Finding A New Path Forward

How does divorce work when you have a family farm?

On Behalf of | Sep 21, 2020 | Family Law |

Family farmers must plan for various unforeseen circumstances, such as crop failures or equipment breakdowns and replacement. Likewise, there should be a plan in case a marriage ends in divorce.

While no one wants or expects a loving relationship to end this way, failing to take steps to protect themselves and their business can have devastating consequences.

Equitable distribution and family farms

When a divorce happens, much of the process focuses on dividing assets owned by both spouses. Illinois is an equitable distribution state, meaning a court decides who gets what based on what they believe is fair, but that doesn’t mean it will be a 50/50 split.

However, dividing a farm can be tricky unless a valid prenuptial agreement exists outlining how to allocate assets in case of a divorce. Most family farms pass from one generation to another, and property owned before marriage is usually not considered a marital asset.

Farms often require complex valuations

Farms can be challenging to value compared to other businesses during a divorce. That’s because they include:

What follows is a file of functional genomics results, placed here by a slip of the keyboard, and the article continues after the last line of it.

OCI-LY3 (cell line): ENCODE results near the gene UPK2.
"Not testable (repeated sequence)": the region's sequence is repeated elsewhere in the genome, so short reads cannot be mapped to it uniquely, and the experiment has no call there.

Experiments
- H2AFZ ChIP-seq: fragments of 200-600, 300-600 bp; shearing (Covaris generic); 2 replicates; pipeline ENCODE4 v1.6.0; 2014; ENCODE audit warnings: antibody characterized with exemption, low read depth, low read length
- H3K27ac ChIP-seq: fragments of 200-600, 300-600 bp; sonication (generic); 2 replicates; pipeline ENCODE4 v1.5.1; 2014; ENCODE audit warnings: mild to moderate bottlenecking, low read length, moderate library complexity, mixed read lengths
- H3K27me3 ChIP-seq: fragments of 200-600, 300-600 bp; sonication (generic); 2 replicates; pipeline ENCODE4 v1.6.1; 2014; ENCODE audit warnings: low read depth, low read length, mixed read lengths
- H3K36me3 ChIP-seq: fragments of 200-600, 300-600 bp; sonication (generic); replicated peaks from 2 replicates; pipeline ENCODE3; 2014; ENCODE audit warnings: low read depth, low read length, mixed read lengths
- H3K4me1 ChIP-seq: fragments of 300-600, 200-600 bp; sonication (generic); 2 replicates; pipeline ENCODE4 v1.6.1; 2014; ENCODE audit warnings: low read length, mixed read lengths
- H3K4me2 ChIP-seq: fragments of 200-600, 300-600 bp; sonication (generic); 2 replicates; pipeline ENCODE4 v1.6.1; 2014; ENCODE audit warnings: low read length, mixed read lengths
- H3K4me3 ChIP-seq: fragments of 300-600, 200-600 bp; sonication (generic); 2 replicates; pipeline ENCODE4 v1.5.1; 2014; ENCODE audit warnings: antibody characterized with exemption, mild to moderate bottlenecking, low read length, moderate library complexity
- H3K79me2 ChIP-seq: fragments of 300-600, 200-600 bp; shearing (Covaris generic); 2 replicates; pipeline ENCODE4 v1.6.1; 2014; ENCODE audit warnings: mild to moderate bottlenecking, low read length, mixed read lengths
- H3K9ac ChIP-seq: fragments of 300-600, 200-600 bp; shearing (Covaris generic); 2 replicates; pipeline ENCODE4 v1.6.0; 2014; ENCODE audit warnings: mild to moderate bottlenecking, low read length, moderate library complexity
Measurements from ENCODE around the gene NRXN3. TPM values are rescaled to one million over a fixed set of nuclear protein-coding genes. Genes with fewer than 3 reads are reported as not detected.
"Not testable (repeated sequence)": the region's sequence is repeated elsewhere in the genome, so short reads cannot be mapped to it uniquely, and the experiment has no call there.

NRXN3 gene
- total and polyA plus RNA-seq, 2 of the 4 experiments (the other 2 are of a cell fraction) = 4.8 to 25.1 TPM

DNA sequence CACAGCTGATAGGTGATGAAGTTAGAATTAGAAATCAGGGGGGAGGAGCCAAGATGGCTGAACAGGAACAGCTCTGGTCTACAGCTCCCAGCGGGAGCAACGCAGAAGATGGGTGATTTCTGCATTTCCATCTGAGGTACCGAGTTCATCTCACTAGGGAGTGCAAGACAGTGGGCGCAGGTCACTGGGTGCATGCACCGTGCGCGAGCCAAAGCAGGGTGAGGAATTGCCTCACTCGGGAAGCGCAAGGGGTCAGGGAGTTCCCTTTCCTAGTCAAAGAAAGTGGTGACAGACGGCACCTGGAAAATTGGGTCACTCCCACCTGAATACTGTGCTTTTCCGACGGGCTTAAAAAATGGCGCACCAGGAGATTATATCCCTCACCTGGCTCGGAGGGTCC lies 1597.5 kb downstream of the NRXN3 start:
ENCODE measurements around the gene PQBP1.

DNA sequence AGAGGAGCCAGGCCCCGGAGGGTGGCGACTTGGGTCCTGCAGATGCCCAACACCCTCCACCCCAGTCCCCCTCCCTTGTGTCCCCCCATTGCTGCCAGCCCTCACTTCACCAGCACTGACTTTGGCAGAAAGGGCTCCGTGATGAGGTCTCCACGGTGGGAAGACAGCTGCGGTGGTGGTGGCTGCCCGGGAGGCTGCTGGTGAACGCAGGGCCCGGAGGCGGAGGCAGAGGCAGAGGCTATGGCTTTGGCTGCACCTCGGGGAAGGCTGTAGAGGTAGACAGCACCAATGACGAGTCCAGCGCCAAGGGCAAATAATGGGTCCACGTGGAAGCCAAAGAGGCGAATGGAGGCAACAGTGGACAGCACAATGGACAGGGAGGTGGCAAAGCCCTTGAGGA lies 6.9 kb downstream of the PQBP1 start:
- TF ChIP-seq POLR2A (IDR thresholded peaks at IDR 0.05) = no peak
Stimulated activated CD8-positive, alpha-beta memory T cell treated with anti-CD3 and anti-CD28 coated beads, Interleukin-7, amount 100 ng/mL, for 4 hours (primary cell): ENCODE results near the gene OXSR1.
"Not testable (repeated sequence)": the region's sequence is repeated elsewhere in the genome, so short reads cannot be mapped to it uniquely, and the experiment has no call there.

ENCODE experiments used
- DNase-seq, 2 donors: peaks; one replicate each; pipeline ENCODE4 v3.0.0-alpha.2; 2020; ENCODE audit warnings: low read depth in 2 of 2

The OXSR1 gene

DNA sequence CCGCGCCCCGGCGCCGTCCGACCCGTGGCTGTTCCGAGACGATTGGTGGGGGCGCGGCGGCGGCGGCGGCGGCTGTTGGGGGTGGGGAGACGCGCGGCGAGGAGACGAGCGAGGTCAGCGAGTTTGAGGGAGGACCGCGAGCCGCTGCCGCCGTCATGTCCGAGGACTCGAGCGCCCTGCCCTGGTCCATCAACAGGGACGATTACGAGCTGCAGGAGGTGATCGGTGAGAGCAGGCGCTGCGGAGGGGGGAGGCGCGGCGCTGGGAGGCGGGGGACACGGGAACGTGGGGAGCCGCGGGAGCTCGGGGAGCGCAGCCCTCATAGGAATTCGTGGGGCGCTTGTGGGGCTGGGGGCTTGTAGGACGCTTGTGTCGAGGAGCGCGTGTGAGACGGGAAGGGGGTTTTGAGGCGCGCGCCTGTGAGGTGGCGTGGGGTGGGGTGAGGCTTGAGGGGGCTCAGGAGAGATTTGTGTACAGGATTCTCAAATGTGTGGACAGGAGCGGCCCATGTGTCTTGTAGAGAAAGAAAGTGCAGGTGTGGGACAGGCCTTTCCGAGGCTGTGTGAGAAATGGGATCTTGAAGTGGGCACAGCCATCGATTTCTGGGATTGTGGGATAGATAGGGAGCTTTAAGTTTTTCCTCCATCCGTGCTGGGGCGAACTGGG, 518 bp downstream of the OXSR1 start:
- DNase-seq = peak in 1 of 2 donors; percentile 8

• Land
  • Livestock/crops
  • Equipment
  • Type of operation

When both spouses work on the farm to increase its value, that growth and other assets acquired during the marriage, such as land or expensive equipment, can be considered marital property. Valuing these properties may require separate appraisers for both spouses.

Finding a workable solution

Divorce among family farmers has steadily risen since the economic crisis of the 1980s, resulting in thousands of bankruptcies and foreclosures. Due to these cases’ complex nature, it’s essential to find a family law attorney who understands the farming community. An experienced lawyer can help find a reasonable outcome allowing a spouse to receive their fair share and the farm to remain in operation.

Please contact our office with questions or concerns regarding your case, especially if a family farm is involved.